Up caking and took down Lis hat and
ooaffand they walked together to the
door. He"parsed on the doorstep, look
ing wistfully down at her.
“How can you get homo?” he said.
‘*lt is dreadful, I know. Frederick”—
nobodi' but she ever called him any
thing but Fred—“but I think I can get
the wind nearly taking her
from her feet as she spoke.
"in n'iTghTaccompany yon." lie said,
.hesitating, ami atViiivg, “If. yqu nee not
afraid of, being contaminated.”
For answer, she put her hands lu his,
tVnile 'she lived, Bessie Fpton neve
forgot the close, nervous clasp with
which he held her hands; hut he took
her carefully and tenderly to her door,
and then turned away into the storm
One, two. three hours —and. oh. such
long, interminable ages as they
“Perhaps 1 have sent him to his
death, too.” she moaned, sadly. “Oh,
if I could only know and see just where
If she could, she wvnild have seen
a slight, determined figure, battling
with the strength of a giant against
tho winds that disputed his progress
step by step. Falling sometimes over
prostrate trees, anon borne down by
sudden drifts of snow, yet struggling
on with unabated zeal, till bo comes at
last to a still, white figure lying across
(he path, entangled and hold down by
the debris of broken wheels and tree
Two hours later, when poor Bessie
had nearly given them both up fop
dead. Fred Wildhnrn staggered into
the room, and laid her husband at her
‘•I have fulfilled tlio trust.” ho said,
faintly, ami sank down beside Upton,
who was slowly rousing from the ter
rible Hull and torpor that had over
‘‘Oh, Henry! he has fainted! t\nd
She grew suddenly white as she
pointed to a small stream of blood
that stained his shirt hosom. onissl
by a sudden hemorrhage from the
It was morning before they could get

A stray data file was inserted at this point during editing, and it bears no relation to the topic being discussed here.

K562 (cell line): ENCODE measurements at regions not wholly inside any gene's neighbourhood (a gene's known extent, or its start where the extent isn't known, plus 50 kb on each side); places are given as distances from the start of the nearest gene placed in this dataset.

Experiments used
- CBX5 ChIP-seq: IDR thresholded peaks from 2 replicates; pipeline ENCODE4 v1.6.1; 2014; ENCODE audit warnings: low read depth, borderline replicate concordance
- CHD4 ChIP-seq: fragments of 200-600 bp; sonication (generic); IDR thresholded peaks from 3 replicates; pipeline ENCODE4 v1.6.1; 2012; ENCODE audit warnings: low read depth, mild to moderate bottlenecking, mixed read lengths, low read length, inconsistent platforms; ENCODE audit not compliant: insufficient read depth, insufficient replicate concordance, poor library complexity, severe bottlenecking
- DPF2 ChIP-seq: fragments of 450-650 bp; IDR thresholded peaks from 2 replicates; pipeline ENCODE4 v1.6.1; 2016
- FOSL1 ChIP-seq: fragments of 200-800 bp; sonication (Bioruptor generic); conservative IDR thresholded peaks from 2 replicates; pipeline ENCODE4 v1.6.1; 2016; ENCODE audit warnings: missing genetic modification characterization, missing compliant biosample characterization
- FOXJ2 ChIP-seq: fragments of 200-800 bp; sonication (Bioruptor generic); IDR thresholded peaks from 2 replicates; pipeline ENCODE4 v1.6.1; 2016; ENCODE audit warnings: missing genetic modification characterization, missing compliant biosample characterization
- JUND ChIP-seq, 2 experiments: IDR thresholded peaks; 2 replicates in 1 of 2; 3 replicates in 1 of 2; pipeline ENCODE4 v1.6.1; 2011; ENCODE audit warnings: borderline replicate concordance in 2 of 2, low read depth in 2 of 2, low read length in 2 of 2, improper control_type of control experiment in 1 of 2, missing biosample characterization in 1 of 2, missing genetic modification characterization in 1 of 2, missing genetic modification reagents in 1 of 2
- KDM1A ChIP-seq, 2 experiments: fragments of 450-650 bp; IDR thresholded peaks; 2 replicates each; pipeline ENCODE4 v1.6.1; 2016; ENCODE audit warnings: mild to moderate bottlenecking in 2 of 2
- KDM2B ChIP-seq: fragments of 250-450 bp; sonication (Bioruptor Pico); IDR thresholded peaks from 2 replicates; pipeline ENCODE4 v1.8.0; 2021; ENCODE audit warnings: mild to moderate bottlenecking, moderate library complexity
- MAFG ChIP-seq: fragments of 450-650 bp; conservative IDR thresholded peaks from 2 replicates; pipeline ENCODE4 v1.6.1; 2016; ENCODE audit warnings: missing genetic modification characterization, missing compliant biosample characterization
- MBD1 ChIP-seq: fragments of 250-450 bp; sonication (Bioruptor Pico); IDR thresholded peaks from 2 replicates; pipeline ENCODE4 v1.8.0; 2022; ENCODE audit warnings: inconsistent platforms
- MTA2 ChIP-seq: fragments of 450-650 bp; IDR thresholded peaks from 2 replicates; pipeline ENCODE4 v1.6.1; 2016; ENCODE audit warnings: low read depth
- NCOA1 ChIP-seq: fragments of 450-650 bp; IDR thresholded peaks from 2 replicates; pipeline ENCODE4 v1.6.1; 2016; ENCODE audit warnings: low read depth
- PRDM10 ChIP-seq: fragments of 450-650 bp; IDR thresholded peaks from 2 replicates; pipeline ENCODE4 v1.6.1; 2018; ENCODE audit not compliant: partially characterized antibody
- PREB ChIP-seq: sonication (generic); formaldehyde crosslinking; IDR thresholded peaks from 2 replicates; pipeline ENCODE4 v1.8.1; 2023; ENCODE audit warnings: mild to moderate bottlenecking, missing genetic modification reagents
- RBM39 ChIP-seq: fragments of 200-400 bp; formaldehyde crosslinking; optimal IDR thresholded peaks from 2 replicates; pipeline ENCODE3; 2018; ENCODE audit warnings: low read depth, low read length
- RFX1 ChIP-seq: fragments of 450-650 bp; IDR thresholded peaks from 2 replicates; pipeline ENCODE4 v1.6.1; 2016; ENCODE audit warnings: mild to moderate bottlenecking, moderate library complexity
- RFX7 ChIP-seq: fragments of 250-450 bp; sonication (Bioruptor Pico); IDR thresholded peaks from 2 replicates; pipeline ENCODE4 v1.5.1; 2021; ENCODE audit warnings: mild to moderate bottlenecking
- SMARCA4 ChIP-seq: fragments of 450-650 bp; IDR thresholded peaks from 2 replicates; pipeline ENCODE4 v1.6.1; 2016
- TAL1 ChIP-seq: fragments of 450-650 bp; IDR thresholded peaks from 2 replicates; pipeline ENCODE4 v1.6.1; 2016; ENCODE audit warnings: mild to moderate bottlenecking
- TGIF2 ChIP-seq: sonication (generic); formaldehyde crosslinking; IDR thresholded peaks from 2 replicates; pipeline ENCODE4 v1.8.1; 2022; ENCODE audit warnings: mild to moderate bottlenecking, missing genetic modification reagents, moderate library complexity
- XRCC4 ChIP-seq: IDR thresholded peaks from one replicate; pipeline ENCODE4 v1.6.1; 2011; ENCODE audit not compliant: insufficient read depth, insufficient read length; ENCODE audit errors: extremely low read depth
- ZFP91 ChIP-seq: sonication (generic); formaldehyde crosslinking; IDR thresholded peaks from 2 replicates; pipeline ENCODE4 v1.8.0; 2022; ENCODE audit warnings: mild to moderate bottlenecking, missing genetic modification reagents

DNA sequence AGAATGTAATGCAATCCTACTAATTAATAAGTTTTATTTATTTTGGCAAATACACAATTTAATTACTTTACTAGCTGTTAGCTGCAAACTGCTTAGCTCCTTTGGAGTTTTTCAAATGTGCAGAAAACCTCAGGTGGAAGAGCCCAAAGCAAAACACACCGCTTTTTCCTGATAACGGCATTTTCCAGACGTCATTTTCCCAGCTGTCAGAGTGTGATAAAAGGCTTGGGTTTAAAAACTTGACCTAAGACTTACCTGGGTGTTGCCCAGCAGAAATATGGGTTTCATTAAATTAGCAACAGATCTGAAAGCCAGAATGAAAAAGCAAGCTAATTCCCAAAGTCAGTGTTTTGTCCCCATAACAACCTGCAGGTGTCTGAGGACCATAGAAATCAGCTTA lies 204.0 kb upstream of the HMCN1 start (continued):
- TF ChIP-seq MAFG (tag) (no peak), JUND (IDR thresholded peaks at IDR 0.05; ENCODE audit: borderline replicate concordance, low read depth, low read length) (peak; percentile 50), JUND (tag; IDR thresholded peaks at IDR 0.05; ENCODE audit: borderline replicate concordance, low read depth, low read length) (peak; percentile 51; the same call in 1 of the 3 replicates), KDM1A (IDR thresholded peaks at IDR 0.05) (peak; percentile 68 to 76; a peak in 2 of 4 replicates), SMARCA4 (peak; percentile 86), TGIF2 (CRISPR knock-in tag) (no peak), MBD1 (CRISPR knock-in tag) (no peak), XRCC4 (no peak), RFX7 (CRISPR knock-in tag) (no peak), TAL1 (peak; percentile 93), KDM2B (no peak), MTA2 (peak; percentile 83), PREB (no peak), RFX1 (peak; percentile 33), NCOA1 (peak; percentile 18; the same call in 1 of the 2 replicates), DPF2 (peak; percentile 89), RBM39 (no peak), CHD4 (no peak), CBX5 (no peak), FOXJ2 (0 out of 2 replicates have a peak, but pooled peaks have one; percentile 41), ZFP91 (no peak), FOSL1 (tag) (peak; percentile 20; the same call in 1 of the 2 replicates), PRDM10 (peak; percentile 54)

a physician there. WPdbnrn had laid
in an unconscious state all night; but
the flow of blood had ceased, and they
thought it only the torpor of exhaus
“Poor Fred!” Henry Fpton said,
“there was some good in him, after all.
I owe my life to Jus bravery, and I
shan’t forget it in a hurry. I have been
thinking, F.essie, that 1 will take him
into the mill, and see if I can’t make
something of him yet- I intend to re
ward him handsomely for this.”
The doctor came at last: but his
grave face told the story before ho
opened his lips.
“There is no chance for him to re
cover.” he said.
A little after noon the dying man
opened h?.s eyes, and looked about him.
“Fred,” Mr. Upton said, feelingly,
“I’ve not treated yon as I should have
done m times past, and I didn’t de
serve this at your hands. I want you
to forgive me, and ”
“Bessie—tvliere is Bessie?” he in
terrupted. fulfil ly.
“Here, dear Frederick, here.”
And she took Ins hands in hers, ana
bent over bin. till he felt a warm tear
splosh on his face.
“Oh, Bessie! it’s a miserable life, 1
know: but it's all I have to give, and
I would give it a hundred limes over
to save you from sorrow,” he said,
with a smile that glor’fied his coarse
face. “It was my good right arm—the
arm you saved for me, you know, dear,
I told yell I should never forget, and
I never riW! Nobody but you ever
trusted to tire good there- was in me—
little enough there was, I know,” he